Common where ligaments, muscles, skin, tendons, or bones rub together

Tendon sheath – elongated bursa that wraps completely around a tendon

Synovial Joints: Stability

Stability is determined by:

Articular surfaces – shape determines what movements are possible

Ligaments – unite bones and prevent excessive or undesirable motion

Muscle tone is accomplished by:

Muscle tendons across joints acting as stabilizing factors

Tendons that are kept tight at all times by muscle tone

Synovial Joints: Movement

The two muscle attachments across a joint are:

Origin – attachment to the immovable bone

Insertion – attachment to the movable bone

Described as movement along transverse, frontal, or sagittal planes

Synovial Joints: Range of Motion

Nonaxial – slipping movements only

Uniaxial – movement in one plane

Biaxial – movement in two planes

Multiaxial – movement in or around all three planes

Gliding Movements

One flat bone surface glides or slips over another similar surface

Examples – intercarpal and intertarsal joints, and between the flat articular processes of the vertebrae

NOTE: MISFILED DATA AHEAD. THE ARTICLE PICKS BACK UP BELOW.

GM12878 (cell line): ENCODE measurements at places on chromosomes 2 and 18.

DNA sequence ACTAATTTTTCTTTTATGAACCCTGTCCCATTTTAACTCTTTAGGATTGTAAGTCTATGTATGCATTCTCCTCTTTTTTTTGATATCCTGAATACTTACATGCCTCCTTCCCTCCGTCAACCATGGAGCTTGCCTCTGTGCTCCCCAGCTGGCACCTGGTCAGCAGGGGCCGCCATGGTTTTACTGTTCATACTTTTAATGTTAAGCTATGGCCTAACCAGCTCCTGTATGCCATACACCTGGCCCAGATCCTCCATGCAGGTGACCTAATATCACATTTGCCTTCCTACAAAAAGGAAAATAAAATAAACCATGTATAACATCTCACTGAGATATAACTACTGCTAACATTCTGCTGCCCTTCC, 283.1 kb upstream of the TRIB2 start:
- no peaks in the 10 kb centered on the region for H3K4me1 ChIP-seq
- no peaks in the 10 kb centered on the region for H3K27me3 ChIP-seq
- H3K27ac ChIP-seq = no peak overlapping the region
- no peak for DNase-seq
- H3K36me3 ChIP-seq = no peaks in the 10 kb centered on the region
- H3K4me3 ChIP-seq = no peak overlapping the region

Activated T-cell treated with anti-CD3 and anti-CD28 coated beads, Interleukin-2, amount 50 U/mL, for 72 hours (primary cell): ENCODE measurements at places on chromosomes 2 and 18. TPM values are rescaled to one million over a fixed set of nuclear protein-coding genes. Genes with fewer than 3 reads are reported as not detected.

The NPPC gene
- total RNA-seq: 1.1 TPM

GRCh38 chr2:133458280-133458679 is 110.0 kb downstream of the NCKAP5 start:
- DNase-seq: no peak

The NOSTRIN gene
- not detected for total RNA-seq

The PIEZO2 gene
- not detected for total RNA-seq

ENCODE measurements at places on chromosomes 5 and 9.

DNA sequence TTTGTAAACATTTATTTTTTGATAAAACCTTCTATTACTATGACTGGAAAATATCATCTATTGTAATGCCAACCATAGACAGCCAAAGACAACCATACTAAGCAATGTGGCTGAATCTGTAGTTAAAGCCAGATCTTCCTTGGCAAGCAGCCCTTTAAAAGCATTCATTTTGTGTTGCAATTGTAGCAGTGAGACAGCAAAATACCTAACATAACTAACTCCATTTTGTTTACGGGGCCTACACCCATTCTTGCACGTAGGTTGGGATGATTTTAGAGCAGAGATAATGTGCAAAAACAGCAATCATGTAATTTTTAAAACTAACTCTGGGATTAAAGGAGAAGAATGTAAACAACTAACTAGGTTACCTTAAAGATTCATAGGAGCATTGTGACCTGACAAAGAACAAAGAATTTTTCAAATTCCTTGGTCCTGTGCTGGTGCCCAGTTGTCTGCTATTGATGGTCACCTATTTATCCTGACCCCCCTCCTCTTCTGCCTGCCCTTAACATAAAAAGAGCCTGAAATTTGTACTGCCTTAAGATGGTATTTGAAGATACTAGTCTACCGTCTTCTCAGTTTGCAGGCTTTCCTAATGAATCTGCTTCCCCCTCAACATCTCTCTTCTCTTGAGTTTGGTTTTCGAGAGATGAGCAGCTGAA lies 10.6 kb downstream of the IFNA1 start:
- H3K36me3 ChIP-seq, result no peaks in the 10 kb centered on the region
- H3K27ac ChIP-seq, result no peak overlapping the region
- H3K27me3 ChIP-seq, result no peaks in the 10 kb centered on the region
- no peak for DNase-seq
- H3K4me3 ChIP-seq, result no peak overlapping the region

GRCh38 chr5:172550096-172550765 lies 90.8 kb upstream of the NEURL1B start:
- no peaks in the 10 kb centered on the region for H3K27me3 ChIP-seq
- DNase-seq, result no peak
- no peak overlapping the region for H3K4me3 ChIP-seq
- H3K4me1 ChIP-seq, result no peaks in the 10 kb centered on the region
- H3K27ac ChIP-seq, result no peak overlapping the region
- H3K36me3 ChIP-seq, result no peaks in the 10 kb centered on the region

Angular Movement

Flexion — bending movement that decreases the angle of the joint

Extension — reverse of flexion; joint angle is increased

Dorsiflexion and plantar flexion — up and down movement of the foot

Abduction — movement away from the midline

Adduction — movement toward the midline

Circumduction — movement describes a cone in space

Gliding Movement


The turning of a bone around its own long axis


Between first two vertebrae

Hip and shoulder joints

Special Movements

Supination and pronation

Inversion and eversion

Protraction and retraction

Elevation and depression


Types of Synovial Joints

Plane joints

Articular surfaces are essentially flat